Floods are known for being both destructive and a benefit, as they can bring relief to people and ecosystems that have been suffering from prolonged drought. However, floods are considered to be, in some parts of the Planet, the most costly natural disasters.
According to scientists, a flood is “a temporary rise of the water level, in a river, lake or along a seacoast, resulting in its spilling over and out of its natural or artificial confines onto land that is normally dry”.
Floods usually appear after excessive runoff from precipitation, snow melts, coastal storms or other similar phenomena. Sometimes, they are described according to their statistical occurrence. For example, a fifty-year flood has a magnitude that is reached in a particular area, on average, once every fifty years, while in any other period, the statistical chances of its occurrence are of only two percent.
Moreover, some floods develop gradually, while others can take shape in just a few minutes, without even visible signs of rain. The latter are called flash floods.
Depending on the way they take shape, floods are divided into four main types.
1. Areal floods
Areal floods happen on flat or low-lying areas when the ground is saturated and water can’t run off quickly or can’t run off at all in order to stop the process. This can lead to a river flood as water moves away from the floodplain into local rivers and streams.
They can also occur if water falls on an impermeable surface (concrete, paving, frozen ground) and can’t rapidly dissipate into the ground. Moreover, they can also be caused by localized heavy rain from a series of storms moving over the same area. When the rate of rainfall exceeds the drainage capacity of the area leads to a muddy flood, where sediments are picked up by run off and carried as suspended matter or bed load.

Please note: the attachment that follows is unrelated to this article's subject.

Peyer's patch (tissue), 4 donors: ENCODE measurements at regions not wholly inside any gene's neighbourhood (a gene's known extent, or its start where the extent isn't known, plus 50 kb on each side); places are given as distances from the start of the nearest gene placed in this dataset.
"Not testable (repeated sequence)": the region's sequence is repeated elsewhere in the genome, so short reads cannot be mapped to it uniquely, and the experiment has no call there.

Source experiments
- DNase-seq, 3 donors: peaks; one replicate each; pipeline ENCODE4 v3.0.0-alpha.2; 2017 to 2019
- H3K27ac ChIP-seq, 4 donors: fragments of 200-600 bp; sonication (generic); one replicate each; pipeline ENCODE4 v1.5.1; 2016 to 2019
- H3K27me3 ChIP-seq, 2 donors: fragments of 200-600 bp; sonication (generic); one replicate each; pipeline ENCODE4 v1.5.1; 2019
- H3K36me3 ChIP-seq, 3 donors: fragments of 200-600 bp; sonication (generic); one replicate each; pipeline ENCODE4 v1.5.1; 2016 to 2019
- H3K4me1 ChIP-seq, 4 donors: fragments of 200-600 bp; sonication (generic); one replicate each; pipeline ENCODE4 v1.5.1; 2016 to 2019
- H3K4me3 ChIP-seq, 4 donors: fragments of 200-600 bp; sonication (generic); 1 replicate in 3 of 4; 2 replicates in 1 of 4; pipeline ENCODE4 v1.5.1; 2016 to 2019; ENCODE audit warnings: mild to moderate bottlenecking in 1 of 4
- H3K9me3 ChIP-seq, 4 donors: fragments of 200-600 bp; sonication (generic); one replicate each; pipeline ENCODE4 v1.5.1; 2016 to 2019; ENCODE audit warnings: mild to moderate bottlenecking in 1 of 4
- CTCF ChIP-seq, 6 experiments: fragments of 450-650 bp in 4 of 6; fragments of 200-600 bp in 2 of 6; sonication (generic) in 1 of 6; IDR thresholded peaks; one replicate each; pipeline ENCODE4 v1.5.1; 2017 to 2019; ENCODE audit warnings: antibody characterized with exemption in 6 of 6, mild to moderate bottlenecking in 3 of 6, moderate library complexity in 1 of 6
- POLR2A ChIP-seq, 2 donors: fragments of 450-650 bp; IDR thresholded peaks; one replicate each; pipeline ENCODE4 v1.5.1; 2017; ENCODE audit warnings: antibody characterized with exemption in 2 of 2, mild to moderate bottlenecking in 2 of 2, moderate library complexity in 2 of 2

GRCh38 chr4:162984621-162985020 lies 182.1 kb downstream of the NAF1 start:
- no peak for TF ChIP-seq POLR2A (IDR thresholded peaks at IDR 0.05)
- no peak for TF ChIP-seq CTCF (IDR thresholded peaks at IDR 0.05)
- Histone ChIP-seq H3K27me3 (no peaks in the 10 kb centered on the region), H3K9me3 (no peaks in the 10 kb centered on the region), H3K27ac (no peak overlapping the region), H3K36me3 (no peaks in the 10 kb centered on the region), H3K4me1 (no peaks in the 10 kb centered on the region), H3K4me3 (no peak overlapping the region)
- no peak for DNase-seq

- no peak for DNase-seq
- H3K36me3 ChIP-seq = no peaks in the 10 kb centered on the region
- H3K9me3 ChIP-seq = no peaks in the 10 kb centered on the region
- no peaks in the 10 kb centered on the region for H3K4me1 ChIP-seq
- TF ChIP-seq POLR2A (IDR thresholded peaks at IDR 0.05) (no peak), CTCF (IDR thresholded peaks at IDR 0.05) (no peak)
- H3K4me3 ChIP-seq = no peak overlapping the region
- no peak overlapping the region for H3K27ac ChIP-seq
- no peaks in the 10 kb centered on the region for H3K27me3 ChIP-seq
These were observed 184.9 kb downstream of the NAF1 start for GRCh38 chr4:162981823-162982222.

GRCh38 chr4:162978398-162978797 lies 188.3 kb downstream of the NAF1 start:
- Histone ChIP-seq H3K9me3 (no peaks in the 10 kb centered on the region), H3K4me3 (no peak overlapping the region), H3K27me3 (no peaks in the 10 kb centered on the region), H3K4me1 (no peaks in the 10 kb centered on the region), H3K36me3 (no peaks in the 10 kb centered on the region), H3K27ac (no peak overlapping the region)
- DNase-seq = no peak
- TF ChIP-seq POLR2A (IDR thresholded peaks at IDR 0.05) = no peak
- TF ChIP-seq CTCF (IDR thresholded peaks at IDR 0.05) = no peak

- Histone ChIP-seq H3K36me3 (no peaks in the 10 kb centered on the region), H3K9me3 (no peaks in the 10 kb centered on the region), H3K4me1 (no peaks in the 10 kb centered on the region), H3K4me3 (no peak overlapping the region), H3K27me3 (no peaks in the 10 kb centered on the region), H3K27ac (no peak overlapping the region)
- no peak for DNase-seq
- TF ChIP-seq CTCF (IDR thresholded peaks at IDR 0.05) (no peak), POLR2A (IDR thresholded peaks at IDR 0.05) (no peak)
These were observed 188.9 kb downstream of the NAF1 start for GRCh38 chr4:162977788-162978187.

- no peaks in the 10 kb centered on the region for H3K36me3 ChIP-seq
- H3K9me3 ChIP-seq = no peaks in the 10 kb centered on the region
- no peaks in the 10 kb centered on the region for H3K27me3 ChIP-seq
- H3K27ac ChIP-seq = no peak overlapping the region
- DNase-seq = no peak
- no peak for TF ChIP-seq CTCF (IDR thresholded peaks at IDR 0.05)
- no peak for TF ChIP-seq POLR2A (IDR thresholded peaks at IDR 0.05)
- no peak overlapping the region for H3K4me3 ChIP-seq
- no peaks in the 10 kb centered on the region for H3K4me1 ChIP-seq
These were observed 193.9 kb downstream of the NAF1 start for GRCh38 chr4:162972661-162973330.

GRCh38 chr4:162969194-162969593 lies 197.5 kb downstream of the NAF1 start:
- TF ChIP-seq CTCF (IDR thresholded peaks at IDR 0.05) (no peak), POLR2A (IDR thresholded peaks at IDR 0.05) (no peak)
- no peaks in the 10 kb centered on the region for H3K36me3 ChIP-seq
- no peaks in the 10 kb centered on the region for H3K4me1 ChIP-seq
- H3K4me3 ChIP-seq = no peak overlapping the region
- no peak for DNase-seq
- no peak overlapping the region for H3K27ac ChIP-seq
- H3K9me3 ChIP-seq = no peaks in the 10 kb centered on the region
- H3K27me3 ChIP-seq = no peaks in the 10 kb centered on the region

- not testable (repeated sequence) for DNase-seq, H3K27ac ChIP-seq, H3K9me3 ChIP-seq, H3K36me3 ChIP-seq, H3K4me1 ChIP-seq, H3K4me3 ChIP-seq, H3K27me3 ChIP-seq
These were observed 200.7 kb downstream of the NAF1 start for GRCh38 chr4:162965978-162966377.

2. Riverine floods
These types of floods are produced on rivers and they can occur at different rates. River flows may last from a few minutes to several weeks, depending on the type of river and the source of the increased flow. For example, in large rivers with large catchment areas, slow rising floods are likely to appear. In these cases, the increase in flow can result from sustained rainfall, tropical cyclones, rapid snow melt or monsoons.
On the other hand, rapid flooding events (flash floods) are more likely to occur on smaller rivers, with steep valleys, or rivers that flow for much of their length over impermeable terrains. These can be caused by convective precipitations or sudden release from an upstream reservoir created behind a dam, landslide, or glacier.
3. Coastal floods
They are frequently caused by a combination of sea tidal surges produced by winds and low barometric pressure. Coastal floods can be exacerbated by high upstream river flow, storm events at sea, tsunami or tropical cyclones – in most severe cases.
Moreover, when a storm surge is caused by an extratropical cyclone or by a tropical cyclone, it is included in this category.
4. Catastrophic floods
They are usually associated with major infrastructure failures, such as the collapse of a dam. Moreover, catastrophic floods can also occur as a result of damage sustained in an earthquake or volcanic eruption.
Damages caused by floods is, first and foremost, the loss of life. Additionally, floods can cause extensive damage to buildings, bridges, roadways, canals and sewerage systems, which can impair a city’s infrastructure. This can lead to the loss of power and the loss of sewage disposal facilities which can cause severe water contamination. The latter may bring the risk of waterborne diseases, such as typhoid, giardia, cryptosporidium, cholera and many other diseases.
If a flood produces damages to roads and transport infrastructure it also makes it harder for authorities to provide emergency rescuers or ambulances.
On the other hand, a flood continues to cause damages even after the phenomenon itself ends, as it produces economic hardship. This is caused by the costs needed to rebuild houses and buildings or because of the food shortages that lead to price increases.
When deaths, serious injuries and loss of property occur, people may also suffer traumatizing psychological damage.
The deadliest floods in the world include events with total death tolls at or above 100,000. Most of these have occurred in China on the Yellow River (Huang He) and on the Yangtze River. The Indian Ocean Tsumani, which took place in Indonesia in 2004, killing 230,000 people, is another example of how devastating a flood can be.